With E.U. leaders finally working on a Europe-wide refugee policy, there is growing concern among some migrants and aid officials that the new policies might unwittingly divide the migrants into two distinct classes—with two different kinds of welcomes.
First, the hundreds of thousands of Syrians fleeing the war back home, whose stunning flight into Europe has seized world attention; and second, the hundreds of thousands of much poorer, less educated newcomers who have also fled dire circumstances in Africa.
As EU officials prepare to meet in Brussels on Monday to hash out an emergency plan, the details are sketchy as to how the continent will integrate the massive influx of migrants who have crossed into Europe from Asia, Africa, and the Middle East. On Wednesday the European Commission President Jean-Claude Juncker made it clear to the EU Parliament that the union’s 28 countries were duty-bound to help host the 160,000 asylum-seekers currently stuck in Greece, Italy, and Hungary, and emphasized that all would be treated equally. “Europe has made the mistake in the past of distinguishing between Jews, Christians, Muslims,” he said. “There is no religion, no belief, no philosophy when it comes to refugees.”
Yet, for some of the 80,000 or so who have landed in Sicily this year—the vast majority African—the promise of fairness for all sounds unconvincing.
Africans who have fled deadly, often forgotten conflicts, or various kinds of persecution—including religious and anti-gay violence—say they believe it could take years to win refugee status or residence in Europe, if they ever receive it at all. Those simply fleeing poverty, and there are many, are not eligible for asylum.
Instead, many predict a long, tough road towards acceptance and employment somewhere on the continent. Several African asylum-seekers in Sicily described overwhelming bureaucratic hurdles towards those goals — a far different picture than the tens of thousands of Syrians whom the E.U. and U.S. now appear willing to host.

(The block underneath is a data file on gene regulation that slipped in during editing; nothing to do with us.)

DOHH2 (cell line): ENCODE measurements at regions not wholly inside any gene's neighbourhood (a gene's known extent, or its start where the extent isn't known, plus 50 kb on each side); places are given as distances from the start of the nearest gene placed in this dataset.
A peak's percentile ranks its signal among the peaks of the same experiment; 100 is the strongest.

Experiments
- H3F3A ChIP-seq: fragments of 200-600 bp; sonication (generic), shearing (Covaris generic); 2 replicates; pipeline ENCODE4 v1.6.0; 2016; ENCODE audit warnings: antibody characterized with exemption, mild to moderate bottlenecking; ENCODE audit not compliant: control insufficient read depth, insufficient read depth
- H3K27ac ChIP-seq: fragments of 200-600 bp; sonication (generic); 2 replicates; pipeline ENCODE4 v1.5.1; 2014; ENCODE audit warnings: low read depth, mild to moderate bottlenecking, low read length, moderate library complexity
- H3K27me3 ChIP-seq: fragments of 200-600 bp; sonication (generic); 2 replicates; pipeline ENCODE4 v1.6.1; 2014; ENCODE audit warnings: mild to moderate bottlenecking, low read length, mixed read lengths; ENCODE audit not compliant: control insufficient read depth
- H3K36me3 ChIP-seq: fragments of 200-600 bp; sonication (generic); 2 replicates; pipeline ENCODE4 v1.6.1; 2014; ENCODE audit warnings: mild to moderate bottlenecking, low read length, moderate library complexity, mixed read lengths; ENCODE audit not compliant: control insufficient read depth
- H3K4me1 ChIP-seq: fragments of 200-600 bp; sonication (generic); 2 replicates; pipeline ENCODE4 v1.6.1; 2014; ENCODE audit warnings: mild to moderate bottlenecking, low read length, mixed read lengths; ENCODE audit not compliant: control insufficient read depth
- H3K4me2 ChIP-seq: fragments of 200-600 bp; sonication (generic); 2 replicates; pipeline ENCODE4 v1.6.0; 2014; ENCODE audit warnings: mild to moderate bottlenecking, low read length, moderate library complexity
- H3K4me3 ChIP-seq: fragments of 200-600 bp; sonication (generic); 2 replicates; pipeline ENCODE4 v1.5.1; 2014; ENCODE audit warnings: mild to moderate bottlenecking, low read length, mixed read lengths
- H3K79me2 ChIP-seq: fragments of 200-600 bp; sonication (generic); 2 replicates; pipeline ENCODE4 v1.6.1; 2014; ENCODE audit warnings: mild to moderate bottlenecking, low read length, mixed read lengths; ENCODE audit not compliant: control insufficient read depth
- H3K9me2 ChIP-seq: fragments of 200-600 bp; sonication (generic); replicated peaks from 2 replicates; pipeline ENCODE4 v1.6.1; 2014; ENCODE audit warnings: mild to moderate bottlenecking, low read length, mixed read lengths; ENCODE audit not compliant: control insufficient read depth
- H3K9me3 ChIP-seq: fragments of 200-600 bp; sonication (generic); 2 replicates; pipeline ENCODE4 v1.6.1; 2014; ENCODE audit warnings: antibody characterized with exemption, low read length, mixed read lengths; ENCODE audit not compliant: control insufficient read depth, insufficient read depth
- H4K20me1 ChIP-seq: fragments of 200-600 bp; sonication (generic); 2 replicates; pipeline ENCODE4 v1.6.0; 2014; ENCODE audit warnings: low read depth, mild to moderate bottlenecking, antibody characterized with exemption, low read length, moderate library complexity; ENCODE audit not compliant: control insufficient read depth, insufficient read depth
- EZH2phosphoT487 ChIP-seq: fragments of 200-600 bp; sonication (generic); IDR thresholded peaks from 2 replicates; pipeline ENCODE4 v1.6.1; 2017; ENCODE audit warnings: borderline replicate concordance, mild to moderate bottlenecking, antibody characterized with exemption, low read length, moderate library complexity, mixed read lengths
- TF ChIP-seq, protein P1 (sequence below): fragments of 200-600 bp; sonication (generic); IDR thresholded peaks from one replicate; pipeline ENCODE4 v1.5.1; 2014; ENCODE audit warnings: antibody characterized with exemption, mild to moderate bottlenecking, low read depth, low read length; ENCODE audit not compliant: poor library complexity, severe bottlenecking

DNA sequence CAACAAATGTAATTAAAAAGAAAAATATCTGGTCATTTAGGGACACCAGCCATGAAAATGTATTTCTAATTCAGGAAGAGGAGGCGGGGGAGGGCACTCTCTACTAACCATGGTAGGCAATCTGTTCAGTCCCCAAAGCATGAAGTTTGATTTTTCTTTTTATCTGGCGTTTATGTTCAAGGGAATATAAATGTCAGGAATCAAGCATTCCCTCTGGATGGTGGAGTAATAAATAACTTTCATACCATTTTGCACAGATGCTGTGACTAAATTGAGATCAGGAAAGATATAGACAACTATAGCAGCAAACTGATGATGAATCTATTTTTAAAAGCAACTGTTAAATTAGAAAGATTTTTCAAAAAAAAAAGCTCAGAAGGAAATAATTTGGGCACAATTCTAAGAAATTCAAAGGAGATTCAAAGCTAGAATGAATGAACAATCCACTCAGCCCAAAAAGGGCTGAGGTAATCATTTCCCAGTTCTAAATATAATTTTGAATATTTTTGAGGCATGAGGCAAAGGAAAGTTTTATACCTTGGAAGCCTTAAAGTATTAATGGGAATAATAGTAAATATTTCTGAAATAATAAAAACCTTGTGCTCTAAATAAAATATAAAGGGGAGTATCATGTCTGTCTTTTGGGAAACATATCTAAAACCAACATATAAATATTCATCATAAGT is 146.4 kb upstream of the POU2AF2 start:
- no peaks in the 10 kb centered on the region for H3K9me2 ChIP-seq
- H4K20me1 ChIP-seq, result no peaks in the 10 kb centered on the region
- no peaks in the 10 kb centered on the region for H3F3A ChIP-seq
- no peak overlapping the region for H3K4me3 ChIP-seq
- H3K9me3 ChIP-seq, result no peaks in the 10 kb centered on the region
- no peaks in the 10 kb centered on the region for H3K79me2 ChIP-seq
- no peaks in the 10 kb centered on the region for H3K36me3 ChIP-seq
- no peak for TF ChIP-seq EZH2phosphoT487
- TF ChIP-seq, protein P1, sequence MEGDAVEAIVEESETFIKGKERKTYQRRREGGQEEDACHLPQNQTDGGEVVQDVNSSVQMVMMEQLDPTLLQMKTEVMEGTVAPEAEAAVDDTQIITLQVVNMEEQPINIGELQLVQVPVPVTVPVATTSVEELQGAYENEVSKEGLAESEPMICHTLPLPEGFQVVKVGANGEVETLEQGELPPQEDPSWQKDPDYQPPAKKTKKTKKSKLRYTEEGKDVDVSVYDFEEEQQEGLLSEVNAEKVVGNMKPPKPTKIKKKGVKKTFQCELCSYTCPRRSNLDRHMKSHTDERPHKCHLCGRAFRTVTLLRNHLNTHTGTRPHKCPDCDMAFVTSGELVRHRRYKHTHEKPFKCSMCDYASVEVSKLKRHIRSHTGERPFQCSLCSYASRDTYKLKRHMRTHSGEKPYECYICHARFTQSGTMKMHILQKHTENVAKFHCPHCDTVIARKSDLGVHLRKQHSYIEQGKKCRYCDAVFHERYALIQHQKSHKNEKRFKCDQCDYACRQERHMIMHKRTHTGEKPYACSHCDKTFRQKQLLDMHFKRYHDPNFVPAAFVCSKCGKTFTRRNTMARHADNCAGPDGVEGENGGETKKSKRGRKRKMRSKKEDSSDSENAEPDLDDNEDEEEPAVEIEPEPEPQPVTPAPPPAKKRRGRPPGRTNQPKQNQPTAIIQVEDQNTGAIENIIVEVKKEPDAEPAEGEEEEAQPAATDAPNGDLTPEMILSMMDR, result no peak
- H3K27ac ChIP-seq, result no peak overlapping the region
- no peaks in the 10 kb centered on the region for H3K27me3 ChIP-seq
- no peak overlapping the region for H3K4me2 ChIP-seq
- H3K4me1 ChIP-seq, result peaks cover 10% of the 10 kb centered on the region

Yet both sets of newcomers share one experience: life-threatening journeys to Europe. “”We risked everything to cross the Mediterranean,” says Samate, a tall 17-year-old from Senegal, sitting in a detention center in the Sicilian town of Messina on Wednesday. He said he fled his home last February after separatist rebels in the disputed Casamance region where he comes from tried to draft him into battle. The Italian Coast Guard rescued him and other migrants as they tried to cross the Mediterranean on in late July, and brought them to Sicily.
About half of those who have landed on Europe’s shores this year have been Syrian, according to the U.N. refugee agency, most crossing from Turkey to Greece, before moving quickly on to Austria, Germany and Sweden. But a large portion of the rest are Africans who have crossed from Libya to Italy—a more lethal sea route that has so far killed more than 2,200 migrants this year. Most have arrived after hair-raising treks across the vast, searing Sahara, and then weeks in Libya’s migrant jails. Samate’s five-month journey included working for traffickers in Niger and Libya at meager wages.
Far different from the Syrians clambering off boats in Greece, the Africans land in Sicily penniless and empty-handed. When I ask to see what they carried with them, most look puzzled, then point to the clothes on their back. “I arrived with nothing, not even my documents,” said Mandjo, 16, from Guinea, who fled when religious violence destroyed his village. What little he grabbed as he fled was lost to bandits along the way.
Now, the plight of African refugees like Mandjo risks getting lost amid the Syrian refugee crisis in Europe, aid officials say. “It’s important to us that Europe is now beginning to talk about opening their borders and welcoming refugees,” says Giovanna Di Benedetto of Save the Children in Sicily. “But it is not only Syrians who have to be welcomed.”
To underscore her point, Di Benedetto whips out her iPhone to show me photos of dead African infants whose bodies washed ashore on a beach off Zuwara, Libya on August 28, when their smugglers’ boat capsized. About 200 people drowned when the ship overturned.
Five days later, a photo on a beach off Bodrum, Turkey showed another dead toddler: Aylan Kurdi, a three-year-old Syrian boy. That image finally jolted EU leaders into action. “Syrians of course need help, but they are not the only ones,” Di Benedetto says. Shaking her head at the photos of dead African children on her phone, she says she wonders whether Aylan’s “white skin” made the difference.
On Wednesday, Juncker, the European Commission President, announced a new €1.8-billion fund for Africa that will be financed from the EU’s operating budget. The fund is meant to address “root causes of illegal migration in Africa,” and Juncker expects individual European countries to “pitch in” with more money to effectively persuade Africans to stay at home, rather than move to Europe. He said the money would help generate jobs in Africa, thus reducing “destabilization, forced displacement and illegal migration.”
Such programs, sorely needed, could take generations to work, however. In the meantime, thousands of African migrants await settlement inside Europe’s borders.
How the EU will address this more immediate problem that problem is less clear than the issue of the new Syrian arrivals. “The EU is talking about the Syrians,” says Valeria Morace, an Italian working in the Messina center for unaccompanied minors. “But politicians don’t talk about Africans in general, because they are not really doing anything for them.”